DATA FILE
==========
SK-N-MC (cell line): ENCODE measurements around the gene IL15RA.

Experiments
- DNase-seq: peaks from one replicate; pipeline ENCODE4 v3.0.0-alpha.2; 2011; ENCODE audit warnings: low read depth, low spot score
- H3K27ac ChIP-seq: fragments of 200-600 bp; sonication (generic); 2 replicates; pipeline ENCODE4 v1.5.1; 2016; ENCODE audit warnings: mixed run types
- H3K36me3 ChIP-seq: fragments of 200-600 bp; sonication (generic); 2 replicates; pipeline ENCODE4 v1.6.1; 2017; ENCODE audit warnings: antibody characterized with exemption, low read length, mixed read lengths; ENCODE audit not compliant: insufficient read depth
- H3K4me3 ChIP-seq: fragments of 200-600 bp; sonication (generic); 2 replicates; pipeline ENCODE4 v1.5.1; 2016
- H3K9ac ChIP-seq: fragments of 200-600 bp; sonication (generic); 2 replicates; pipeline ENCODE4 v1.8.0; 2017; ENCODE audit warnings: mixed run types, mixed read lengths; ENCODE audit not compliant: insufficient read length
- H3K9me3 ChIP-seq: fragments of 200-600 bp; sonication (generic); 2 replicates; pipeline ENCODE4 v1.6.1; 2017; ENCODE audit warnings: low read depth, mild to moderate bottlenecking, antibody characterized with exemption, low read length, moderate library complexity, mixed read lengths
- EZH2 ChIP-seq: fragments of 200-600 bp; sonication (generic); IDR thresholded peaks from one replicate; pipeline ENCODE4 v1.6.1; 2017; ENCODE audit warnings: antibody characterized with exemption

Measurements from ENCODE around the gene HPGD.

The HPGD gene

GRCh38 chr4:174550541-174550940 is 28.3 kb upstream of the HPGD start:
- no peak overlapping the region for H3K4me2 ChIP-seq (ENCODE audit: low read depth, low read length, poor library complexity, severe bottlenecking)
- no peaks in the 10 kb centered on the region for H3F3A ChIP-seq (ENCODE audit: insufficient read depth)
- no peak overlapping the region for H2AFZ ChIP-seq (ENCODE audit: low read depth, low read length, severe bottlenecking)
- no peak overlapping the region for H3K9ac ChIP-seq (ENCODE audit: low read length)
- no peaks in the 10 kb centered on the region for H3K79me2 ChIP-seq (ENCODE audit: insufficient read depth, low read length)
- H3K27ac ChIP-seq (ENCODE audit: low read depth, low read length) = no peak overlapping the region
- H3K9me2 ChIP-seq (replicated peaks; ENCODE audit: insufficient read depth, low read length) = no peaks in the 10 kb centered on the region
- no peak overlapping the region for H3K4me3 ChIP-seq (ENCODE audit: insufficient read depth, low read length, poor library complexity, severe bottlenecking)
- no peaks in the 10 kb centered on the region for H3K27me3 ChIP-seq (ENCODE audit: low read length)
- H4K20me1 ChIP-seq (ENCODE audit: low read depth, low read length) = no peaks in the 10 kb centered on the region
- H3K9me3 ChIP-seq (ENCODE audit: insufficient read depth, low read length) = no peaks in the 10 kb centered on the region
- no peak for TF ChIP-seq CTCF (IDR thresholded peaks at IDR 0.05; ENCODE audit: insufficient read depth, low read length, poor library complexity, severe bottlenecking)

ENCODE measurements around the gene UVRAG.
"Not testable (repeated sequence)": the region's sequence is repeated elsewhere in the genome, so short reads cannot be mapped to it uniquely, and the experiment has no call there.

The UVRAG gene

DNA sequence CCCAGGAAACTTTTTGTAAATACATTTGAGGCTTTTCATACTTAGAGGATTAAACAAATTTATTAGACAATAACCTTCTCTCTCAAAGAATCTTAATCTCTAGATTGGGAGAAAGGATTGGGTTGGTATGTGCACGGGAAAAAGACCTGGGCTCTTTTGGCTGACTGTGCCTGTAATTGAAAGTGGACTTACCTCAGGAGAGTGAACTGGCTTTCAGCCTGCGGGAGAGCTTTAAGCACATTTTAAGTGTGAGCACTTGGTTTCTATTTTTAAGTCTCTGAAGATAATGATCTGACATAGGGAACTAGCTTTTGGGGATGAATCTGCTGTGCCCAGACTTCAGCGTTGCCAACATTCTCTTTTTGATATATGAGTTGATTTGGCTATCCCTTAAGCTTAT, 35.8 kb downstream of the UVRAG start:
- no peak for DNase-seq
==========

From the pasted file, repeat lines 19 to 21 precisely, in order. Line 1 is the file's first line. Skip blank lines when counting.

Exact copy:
- H3K9me2 ChIP-seq (replicated peaks; ENCODE audit: insufficient read depth, low read length) = no peaks in the 10 kb centered on the region
- no peak overlapping the region for H3K4me3 ChIP-seq (ENCODE audit: insufficient read depth, low read length, poor library complexity, severe bottlenecking)
- no peaks in the 10 kb centered on the region for H3K27me3 ChIP-seq (ENCODE audit: low read length)